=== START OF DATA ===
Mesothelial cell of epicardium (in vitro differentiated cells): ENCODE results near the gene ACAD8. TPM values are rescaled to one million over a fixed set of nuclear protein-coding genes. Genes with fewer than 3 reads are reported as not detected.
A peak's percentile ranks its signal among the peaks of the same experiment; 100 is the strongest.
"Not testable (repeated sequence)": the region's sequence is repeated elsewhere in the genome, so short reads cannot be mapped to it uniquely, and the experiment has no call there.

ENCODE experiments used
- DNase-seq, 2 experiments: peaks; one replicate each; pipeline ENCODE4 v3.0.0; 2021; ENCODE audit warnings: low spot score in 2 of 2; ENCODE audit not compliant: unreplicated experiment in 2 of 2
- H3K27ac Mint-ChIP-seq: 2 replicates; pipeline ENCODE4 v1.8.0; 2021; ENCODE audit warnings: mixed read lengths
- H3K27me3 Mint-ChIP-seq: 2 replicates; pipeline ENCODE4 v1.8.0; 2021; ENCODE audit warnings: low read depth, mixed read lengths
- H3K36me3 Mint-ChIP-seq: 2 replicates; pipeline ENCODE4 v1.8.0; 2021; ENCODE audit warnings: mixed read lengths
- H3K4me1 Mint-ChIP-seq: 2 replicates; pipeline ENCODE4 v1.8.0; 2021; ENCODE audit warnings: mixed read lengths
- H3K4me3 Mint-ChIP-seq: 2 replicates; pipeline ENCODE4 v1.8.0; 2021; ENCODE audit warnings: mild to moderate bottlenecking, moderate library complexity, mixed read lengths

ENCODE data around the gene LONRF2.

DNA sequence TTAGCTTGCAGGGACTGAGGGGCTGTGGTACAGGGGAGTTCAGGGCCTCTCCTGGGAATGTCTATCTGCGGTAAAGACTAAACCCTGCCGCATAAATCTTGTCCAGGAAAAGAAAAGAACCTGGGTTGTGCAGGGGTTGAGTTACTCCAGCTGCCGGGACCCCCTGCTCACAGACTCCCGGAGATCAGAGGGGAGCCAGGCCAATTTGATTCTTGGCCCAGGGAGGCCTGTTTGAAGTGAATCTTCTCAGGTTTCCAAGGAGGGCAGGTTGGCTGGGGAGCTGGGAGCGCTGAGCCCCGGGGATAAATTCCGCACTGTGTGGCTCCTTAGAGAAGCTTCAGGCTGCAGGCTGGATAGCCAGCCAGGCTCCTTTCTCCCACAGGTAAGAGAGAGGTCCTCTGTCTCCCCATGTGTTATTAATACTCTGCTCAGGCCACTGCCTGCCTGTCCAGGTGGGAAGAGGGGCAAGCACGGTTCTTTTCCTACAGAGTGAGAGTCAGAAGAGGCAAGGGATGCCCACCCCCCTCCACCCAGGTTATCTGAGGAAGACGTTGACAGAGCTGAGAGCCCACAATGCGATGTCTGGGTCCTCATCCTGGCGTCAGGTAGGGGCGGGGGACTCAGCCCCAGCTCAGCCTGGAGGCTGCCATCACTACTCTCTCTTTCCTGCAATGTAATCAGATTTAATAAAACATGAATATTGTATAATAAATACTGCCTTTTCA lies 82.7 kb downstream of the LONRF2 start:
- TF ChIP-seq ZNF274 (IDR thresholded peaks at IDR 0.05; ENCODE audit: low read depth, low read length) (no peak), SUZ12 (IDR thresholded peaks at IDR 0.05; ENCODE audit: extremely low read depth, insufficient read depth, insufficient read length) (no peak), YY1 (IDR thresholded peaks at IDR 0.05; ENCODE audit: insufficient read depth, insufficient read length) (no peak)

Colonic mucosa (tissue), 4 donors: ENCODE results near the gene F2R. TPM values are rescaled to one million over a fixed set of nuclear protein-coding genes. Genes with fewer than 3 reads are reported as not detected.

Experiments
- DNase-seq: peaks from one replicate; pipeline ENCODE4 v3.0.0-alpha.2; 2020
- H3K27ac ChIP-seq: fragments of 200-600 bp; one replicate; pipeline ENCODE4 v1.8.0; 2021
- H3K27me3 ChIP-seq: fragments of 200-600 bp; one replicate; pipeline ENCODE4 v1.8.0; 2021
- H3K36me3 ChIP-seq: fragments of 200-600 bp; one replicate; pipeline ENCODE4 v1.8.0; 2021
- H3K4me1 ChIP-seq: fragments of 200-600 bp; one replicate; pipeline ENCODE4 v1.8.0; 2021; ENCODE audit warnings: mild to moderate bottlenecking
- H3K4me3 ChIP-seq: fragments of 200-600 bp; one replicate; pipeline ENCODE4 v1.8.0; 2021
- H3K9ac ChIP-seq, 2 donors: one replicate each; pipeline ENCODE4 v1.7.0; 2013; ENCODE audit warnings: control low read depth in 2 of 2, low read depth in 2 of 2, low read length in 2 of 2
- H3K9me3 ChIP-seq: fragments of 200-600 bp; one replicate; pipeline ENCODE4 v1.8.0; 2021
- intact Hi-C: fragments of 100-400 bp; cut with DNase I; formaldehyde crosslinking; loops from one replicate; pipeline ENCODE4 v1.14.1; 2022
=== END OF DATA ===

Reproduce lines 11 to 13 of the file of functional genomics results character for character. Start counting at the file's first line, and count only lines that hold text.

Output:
ENCODE data around the gene LONRF2.

DNA sequence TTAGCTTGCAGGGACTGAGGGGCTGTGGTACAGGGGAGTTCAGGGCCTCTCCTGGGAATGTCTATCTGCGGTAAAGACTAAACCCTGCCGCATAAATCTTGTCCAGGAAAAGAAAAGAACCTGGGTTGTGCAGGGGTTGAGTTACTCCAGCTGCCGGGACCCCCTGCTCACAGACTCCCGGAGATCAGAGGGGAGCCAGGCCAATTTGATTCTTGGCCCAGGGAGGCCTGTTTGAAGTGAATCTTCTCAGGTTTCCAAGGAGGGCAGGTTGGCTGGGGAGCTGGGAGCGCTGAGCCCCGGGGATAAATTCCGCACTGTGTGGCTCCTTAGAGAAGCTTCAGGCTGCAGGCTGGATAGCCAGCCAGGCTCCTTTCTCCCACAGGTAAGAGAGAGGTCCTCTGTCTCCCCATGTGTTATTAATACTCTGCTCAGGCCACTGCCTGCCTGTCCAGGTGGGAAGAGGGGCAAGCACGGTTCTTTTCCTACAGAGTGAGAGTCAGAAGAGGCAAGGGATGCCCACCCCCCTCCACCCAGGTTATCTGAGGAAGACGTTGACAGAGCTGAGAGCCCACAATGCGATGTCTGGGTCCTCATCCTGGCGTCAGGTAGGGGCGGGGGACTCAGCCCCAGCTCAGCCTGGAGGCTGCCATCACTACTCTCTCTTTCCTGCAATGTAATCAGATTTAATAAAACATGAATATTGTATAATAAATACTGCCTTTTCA lies 82.7 kb downstream of the LONRF2 start:
- TF ChIP-seq ZNF274 (IDR thresholded peaks at IDR 0.05; ENCODE audit: low read depth, low read length) (no peak), SUZ12 (IDR thresholded peaks at IDR 0.05; ENCODE audit: extremely low read depth, insufficient read depth, insufficient read length) (no peak), YY1 (IDR thresholded peaks at IDR 0.05; ENCODE audit: insufficient read depth, insufficient read length) (no peak)